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Sunday, September 28, 2008

Fort Southwick UGHQ, Portsmouth

This large underground headquarters was built in 1942 as a naval command centre. It is situated on Portsdown Hill beneath Fort Southwick, a large 19th Century Palmerston Fort. There are over a hundred rooms in the tunnel complex, and it was fully functional with offices, dormitories, telecommunications etc, and it was utilised during WW2's 'Operation Overlord'. The tunnels were lined throughout with steel shuttering, supported by iron girders, although some of this has been removed since the war. Access to the tunnel system was via stairs inside the fort, or from the four emergency exits further down the hill. Today, the tunnels are used by an airsoft team but they suffer from water ingress, no wartime artifacts remain.

These tunnels are privately owned, many thanks to the owners for allowing us to visit the tunnels.

Entrance to the tunnels, from Fort Southwick
One of the larger tunnels

Passage linking the rooms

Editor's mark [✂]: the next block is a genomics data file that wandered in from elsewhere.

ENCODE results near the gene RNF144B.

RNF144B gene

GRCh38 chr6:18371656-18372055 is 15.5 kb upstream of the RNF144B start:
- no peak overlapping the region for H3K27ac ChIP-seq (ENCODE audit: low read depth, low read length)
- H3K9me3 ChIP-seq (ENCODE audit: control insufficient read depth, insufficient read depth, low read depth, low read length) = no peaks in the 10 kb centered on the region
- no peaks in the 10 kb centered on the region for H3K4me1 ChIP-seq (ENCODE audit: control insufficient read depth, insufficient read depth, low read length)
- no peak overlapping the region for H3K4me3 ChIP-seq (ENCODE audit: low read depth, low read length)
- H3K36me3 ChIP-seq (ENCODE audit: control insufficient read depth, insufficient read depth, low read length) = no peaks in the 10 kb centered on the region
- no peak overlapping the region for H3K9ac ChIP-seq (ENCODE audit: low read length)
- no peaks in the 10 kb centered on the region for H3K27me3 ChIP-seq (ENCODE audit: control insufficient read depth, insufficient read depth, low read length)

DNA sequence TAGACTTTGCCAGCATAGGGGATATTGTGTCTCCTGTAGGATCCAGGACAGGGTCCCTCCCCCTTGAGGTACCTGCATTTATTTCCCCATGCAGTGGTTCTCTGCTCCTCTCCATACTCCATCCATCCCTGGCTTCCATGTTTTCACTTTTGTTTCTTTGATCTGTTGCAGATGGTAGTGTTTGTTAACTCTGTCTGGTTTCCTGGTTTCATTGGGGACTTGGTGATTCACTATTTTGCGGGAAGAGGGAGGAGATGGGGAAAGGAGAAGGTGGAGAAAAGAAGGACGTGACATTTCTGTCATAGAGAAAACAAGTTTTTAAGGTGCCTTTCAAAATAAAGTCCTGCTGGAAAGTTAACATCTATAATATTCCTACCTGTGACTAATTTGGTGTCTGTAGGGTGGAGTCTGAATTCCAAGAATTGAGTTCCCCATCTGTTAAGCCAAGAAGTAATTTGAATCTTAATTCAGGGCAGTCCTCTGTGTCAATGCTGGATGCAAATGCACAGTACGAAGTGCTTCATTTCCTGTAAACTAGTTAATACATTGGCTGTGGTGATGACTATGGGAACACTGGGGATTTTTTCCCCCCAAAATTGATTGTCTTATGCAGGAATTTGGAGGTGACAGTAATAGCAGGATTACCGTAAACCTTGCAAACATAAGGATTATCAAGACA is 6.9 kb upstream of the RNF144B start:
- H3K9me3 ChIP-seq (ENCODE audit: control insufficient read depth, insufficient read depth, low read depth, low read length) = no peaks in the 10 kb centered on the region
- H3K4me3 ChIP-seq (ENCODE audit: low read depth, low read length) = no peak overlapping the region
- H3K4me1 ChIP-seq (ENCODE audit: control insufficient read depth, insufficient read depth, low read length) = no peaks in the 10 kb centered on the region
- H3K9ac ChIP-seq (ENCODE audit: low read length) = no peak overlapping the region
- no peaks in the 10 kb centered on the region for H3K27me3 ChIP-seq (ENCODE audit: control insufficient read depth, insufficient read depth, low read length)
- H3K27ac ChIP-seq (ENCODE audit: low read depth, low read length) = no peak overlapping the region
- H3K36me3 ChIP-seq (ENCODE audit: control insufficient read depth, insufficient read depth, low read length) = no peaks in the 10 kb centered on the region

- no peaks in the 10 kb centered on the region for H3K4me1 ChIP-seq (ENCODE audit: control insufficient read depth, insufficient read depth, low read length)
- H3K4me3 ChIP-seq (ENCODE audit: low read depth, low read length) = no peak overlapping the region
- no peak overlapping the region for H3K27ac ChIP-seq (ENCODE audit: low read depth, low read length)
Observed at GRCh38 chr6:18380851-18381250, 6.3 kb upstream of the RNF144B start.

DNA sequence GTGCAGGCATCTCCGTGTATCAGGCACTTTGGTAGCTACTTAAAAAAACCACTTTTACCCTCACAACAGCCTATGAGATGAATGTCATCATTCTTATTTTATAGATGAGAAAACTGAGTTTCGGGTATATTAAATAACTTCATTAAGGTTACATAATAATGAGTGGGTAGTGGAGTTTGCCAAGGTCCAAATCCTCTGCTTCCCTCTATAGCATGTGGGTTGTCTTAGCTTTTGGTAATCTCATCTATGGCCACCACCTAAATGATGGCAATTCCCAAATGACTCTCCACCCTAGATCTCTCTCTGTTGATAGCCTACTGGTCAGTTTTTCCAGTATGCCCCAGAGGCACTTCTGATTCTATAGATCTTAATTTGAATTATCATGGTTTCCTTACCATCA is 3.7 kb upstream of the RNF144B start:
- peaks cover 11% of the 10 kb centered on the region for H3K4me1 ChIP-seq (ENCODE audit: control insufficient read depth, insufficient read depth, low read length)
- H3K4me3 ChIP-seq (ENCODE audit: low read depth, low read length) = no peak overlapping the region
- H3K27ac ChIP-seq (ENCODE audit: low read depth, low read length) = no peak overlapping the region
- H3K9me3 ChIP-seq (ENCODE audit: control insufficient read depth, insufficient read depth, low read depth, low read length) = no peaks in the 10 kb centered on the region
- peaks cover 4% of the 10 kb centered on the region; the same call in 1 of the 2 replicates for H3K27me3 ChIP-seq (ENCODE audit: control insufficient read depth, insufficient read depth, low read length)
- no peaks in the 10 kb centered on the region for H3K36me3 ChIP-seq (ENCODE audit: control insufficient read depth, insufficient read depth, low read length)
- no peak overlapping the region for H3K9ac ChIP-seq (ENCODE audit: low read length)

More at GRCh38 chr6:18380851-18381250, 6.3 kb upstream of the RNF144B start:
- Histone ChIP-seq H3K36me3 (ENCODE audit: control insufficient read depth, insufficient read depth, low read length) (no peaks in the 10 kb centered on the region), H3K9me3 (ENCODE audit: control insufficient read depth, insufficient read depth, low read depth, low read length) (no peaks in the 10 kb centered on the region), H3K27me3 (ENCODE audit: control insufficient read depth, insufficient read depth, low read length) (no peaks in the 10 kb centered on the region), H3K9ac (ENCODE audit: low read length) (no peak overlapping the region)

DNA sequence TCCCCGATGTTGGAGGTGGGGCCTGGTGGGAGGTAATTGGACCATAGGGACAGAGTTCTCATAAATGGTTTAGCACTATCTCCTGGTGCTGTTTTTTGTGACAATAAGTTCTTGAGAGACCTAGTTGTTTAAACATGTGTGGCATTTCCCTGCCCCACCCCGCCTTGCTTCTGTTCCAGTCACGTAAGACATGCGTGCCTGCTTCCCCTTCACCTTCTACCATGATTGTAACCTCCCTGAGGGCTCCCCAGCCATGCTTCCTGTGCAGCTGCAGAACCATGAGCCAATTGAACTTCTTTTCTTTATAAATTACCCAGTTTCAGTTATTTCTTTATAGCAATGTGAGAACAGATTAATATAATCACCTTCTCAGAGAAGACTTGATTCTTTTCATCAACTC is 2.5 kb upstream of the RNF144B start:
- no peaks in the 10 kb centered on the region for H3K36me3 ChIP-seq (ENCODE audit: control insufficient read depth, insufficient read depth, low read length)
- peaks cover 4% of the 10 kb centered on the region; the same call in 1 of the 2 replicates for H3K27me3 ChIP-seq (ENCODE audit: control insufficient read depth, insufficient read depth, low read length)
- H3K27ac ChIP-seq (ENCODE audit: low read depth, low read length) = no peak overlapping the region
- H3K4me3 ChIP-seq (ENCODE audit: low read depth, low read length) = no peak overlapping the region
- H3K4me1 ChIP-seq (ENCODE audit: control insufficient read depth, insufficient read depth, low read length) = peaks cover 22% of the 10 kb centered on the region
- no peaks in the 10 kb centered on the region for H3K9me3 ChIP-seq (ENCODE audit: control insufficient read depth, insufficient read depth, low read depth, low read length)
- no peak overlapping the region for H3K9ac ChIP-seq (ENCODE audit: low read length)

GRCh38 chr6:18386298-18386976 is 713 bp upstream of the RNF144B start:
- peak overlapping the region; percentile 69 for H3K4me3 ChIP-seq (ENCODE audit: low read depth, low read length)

This section has had the wooden lining removed, due to damp

One of the smaller rooms

One of the larger rooms, the items in here are for the Airsoft games

Another view of the room above

This room has been completely stripped of lining revealing the chalk
Another long passage

Another tunnel section

Another room

Lavatories

Stairs to one of the exits

Very damp and misty in this section

Another long tunnel

5 comments:

B.A. King said...

I was the Captain's Cox'n at the Fort in `946. I went down into the tunnels at that time to discover the war rooms intact then.
I haven't been back since.

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Unknown said...

212 steps from upstairs to the lower levels and half way down you began to feel you were falling forwards. Was there in 1967(?) recovering all the telecomms equipment and telephone switchboards, before and after the time the Navy pulled out. The equipment was so old it was destined for scrap! In the darker winter months we used to enter as the day started and emerge after it had gone dark, only saw daylight on non working days of Sunday. Different life working down there.

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